Polycyclic Aromatic Hydrocarbons / PAH

Modified on 2009/10/14 21:38 by admin
Polycyclic Aromatic Hydrocarbons (PAHs) are a group of chemicals that are formed during the burning of coal, oil and gas, garbage, or other organic substances like tobacco or charbroiled meat. PAHs are both man-made and occur naturally in the environment. There are more than 100 different PAH compounds that are found in air, water, and soil. For many people, the greatest exposure to PAHs occurs in the workplace. PAHs have been found in coal-tar production plants, coking plants, bitumen and asphalt production plants, coal-gasification sites, smoke houses, aluminum production plants, coal-tarring activities, and municipal trash incinerators. PAHs have also been found in other facilities where petroleum, petroleum products, or coal are used or where wood, cellulose, corn, or oil are burned.

Exposure can also occur when one inhales or ingests contaminated air, water, or soil near hazardous waste sites; consumes grilled or charred meats, contaminated cereals, flour, milk, bread, vegetables, fruits, and processed or pickled foods.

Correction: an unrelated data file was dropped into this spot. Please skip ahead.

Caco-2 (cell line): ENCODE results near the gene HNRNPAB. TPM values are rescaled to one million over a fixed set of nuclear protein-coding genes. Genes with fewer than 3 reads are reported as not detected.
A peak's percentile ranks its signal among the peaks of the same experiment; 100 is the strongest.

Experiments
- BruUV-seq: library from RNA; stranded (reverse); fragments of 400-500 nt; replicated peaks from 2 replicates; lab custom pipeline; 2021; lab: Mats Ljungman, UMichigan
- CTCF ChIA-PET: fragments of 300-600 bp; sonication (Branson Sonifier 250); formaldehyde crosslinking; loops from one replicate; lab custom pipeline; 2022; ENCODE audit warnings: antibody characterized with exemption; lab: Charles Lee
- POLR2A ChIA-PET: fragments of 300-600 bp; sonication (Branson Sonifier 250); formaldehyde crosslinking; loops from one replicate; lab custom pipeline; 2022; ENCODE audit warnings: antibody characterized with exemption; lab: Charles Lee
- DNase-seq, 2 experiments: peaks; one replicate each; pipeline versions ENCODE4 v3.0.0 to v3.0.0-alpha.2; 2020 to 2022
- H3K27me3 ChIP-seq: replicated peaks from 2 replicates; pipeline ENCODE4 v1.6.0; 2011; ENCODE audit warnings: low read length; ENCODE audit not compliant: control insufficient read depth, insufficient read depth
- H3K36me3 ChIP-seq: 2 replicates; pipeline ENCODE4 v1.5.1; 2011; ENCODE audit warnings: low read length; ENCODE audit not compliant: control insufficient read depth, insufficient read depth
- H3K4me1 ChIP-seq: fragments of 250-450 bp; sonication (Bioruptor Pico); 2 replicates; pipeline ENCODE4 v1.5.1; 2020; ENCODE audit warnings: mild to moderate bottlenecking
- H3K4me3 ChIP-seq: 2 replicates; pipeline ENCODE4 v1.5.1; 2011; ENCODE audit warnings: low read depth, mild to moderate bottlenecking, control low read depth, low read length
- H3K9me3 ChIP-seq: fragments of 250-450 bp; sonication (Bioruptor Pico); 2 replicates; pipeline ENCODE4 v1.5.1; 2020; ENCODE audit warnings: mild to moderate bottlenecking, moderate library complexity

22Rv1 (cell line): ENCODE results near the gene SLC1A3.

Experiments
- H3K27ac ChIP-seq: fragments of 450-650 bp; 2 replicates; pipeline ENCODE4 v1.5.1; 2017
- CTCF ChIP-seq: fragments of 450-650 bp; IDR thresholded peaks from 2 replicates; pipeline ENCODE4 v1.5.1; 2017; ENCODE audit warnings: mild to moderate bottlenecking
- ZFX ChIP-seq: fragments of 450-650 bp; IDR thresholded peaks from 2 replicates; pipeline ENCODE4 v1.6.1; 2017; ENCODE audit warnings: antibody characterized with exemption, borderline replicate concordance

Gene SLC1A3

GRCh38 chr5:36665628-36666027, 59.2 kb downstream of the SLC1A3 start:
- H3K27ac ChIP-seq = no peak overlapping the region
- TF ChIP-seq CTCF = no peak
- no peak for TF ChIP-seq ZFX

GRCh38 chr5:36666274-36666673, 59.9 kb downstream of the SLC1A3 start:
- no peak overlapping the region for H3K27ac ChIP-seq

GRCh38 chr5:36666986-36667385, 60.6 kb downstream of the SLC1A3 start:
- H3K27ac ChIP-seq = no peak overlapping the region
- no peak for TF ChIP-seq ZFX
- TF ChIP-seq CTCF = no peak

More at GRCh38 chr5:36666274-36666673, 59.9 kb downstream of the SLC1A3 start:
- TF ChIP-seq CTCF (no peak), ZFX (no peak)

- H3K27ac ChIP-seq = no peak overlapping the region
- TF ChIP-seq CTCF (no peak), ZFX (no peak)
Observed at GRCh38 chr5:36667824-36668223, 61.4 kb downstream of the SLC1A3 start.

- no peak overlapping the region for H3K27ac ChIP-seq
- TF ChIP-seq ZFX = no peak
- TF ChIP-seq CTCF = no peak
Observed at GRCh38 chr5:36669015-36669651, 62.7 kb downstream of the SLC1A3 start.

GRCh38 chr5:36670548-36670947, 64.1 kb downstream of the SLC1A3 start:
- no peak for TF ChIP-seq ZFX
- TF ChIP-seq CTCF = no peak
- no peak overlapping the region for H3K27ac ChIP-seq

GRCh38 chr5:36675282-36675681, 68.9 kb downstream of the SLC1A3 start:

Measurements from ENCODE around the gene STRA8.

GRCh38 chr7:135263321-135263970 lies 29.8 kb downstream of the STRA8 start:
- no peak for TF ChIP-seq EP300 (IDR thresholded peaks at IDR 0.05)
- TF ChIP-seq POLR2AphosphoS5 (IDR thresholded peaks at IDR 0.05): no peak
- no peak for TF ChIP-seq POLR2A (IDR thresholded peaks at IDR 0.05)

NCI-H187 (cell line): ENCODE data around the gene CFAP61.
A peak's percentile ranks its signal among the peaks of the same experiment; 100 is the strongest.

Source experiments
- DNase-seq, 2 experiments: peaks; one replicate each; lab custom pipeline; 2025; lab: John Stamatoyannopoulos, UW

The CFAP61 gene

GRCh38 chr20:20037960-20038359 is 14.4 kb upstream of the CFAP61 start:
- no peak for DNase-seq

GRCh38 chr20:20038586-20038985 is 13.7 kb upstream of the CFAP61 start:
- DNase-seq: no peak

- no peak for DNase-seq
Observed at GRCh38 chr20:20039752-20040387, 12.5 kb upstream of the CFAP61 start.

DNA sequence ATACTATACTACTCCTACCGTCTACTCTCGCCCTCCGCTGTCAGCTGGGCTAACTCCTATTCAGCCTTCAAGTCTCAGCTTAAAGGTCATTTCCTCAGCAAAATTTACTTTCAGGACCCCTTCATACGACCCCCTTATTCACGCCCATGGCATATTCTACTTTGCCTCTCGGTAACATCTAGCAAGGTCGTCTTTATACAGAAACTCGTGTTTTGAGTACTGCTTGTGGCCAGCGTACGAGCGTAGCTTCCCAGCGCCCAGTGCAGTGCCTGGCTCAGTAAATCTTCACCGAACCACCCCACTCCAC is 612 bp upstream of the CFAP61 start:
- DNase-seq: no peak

The Department of Health and Human Services (DHHS) has determined that some PAHs may cause cancer.

See your doctor if you have experienced serious health problems due to exposure to Polycyclic Aromatic Hydrocarbons. In addition, it may be important to contact an attorney who can help you protect your legal rights. Please keep in mind that there may be time limits within which you must commence suit.

See Also

  1. Toxic & Hazardous Substances
  2. Birth Defects
  3. Cancer
  4. Immune Disorders
  5. Lung & Airway Disorders
  6. Lung Cancer: Overview
  7. Skin Disorders: Overview
  8. Polycyclic Aromatic Hydrocarbons (PAHs): Frequently Asked Questions
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